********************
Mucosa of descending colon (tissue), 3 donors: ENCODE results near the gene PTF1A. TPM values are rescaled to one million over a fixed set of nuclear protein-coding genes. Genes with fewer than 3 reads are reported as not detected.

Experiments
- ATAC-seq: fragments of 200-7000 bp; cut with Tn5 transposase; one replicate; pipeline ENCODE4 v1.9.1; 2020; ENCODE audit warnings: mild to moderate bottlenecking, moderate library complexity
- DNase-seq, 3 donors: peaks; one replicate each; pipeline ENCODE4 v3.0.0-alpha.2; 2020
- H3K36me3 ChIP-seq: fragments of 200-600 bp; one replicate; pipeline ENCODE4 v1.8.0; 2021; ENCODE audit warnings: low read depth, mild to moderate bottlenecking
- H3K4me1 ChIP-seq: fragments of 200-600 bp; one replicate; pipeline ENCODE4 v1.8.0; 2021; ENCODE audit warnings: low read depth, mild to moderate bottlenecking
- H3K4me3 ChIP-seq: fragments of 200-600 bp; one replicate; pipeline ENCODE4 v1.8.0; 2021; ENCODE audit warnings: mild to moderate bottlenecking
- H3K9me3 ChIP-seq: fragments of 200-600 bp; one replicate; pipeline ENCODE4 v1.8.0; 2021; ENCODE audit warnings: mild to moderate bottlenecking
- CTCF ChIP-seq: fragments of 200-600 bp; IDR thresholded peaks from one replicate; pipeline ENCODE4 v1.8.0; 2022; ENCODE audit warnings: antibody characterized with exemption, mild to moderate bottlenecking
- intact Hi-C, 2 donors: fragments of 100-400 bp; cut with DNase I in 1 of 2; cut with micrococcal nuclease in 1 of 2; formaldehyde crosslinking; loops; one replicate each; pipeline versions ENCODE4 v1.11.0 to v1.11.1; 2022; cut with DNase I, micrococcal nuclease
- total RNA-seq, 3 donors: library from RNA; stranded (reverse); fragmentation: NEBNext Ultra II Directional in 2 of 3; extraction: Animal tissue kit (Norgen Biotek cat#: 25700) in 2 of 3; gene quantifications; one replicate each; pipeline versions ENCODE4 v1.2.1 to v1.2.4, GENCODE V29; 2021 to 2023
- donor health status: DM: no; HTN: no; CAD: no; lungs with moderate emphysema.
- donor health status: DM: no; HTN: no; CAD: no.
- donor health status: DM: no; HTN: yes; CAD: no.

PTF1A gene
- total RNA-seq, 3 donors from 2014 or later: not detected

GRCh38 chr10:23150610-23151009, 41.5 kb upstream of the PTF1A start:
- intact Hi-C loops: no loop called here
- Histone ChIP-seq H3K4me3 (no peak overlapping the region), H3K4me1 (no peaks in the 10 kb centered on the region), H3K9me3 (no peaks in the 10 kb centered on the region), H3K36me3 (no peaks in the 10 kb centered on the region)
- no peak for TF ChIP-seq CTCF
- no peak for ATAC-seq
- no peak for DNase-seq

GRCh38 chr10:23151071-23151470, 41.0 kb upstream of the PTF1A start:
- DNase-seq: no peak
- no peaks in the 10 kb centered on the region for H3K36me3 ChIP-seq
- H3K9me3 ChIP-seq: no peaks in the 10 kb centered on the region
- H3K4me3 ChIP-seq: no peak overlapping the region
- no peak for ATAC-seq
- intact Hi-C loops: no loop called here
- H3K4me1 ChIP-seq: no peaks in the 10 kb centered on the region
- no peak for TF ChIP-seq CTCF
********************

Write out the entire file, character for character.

Mucosa of descending colon (tissue), 3 donors: ENCODE results near the gene PTF1A. TPM values are rescaled to one million over a fixed set of nuclear protein-coding genes. Genes with fewer than 3 reads are reported as not detected.

Experiments
- ATAC-seq: fragments of 200-7000 bp; cut with Tn5 transposase; one replicate; pipeline ENCODE4 v1.9.1; 2020; ENCODE audit warnings: mild to moderate bottlenecking, moderate library complexity
- DNase-seq, 3 donors: peaks; one replicate each; pipeline ENCODE4 v3.0.0-alpha.2; 2020
- H3K36me3 ChIP-seq: fragments of 200-600 bp; one replicate; pipeline ENCODE4 v1.8.0; 2021; ENCODE audit warnings: low read depth, mild to moderate bottlenecking
- H3K4me1 ChIP-seq: fragments of 200-600 bp; one replicate; pipeline ENCODE4 v1.8.0; 2021; ENCODE audit warnings: low read depth, mild to moderate bottlenecking
- H3K4me3 ChIP-seq: fragments of 200-600 bp; one replicate; pipeline ENCODE4 v1.8.0; 2021; ENCODE audit warnings: mild to moderate bottlenecking
- H3K9me3 ChIP-seq: fragments of 200-600 bp; one replicate; pipeline ENCODE4 v1.8.0; 2021; ENCODE audit warnings: mild to moderate bottlenecking
- CTCF ChIP-seq: fragments of 200-600 bp; IDR thresholded peaks from one replicate; pipeline ENCODE4 v1.8.0; 2022; ENCODE audit warnings: antibody characterized with exemption, mild to moderate bottlenecking
- intact Hi-C, 2 donors: fragments of 100-400 bp; cut with DNase I in 1 of 2; cut with micrococcal nuclease in 1 of 2; formaldehyde crosslinking; loops; one replicate each; pipeline versions ENCODE4 v1.11.0 to v1.11.1; 2022; cut with DNase I, micrococcal nuclease
- total RNA-seq, 3 donors: library from RNA; stranded (reverse); fragmentation: NEBNext Ultra II Directional in 2 of 3; extraction: Animal tissue kit (Norgen Biotek cat#: 25700) in 2 of 3; gene quantifications; one replicate each; pipeline versions ENCODE4 v1.2.1 to v1.2.4, GENCODE V29; 2021 to 2023
- donor health status: DM: no; HTN: no; CAD: no; lungs with moderate emphysema.
- donor health status: DM: no; HTN: no; CAD: no.
- donor health status: DM: no; HTN: yes; CAD: no.

PTF1A gene
- total RNA-seq, 3 donors from 2014 or later: not detected

GRCh38 chr10:23150610-23151009, 41.5 kb upstream of the PTF1A start:
- intact Hi-C loops: no loop called here
- Histone ChIP-seq H3K4me3 (no peak overlapping the region), H3K4me1 (no peaks in the 10 kb centered on the region), H3K9me3 (no peaks in the 10 kb centered on the region), H3K36me3 (no peaks in the 10 kb centered on the region)
- no peak for TF ChIP-seq CTCF
- no peak for ATAC-seq
- no peak for DNase-seq

GRCh38 chr10:23151071-23151470, 41.0 kb upstream of the PTF1A start:
- DNase-seq: no peak
- no peaks in the 10 kb centered on the region for H3K36me3 ChIP-seq
- H3K9me3 ChIP-seq: no peaks in the 10 kb centered on the region
- H3K4me3 ChIP-seq: no peak overlapping the region
- no peak for ATAC-seq
- intact Hi-C loops: no loop called here
- H3K4me1 ChIP-seq: no peaks in the 10 kb centered on the region
- no peak for TF ChIP-seq CTCF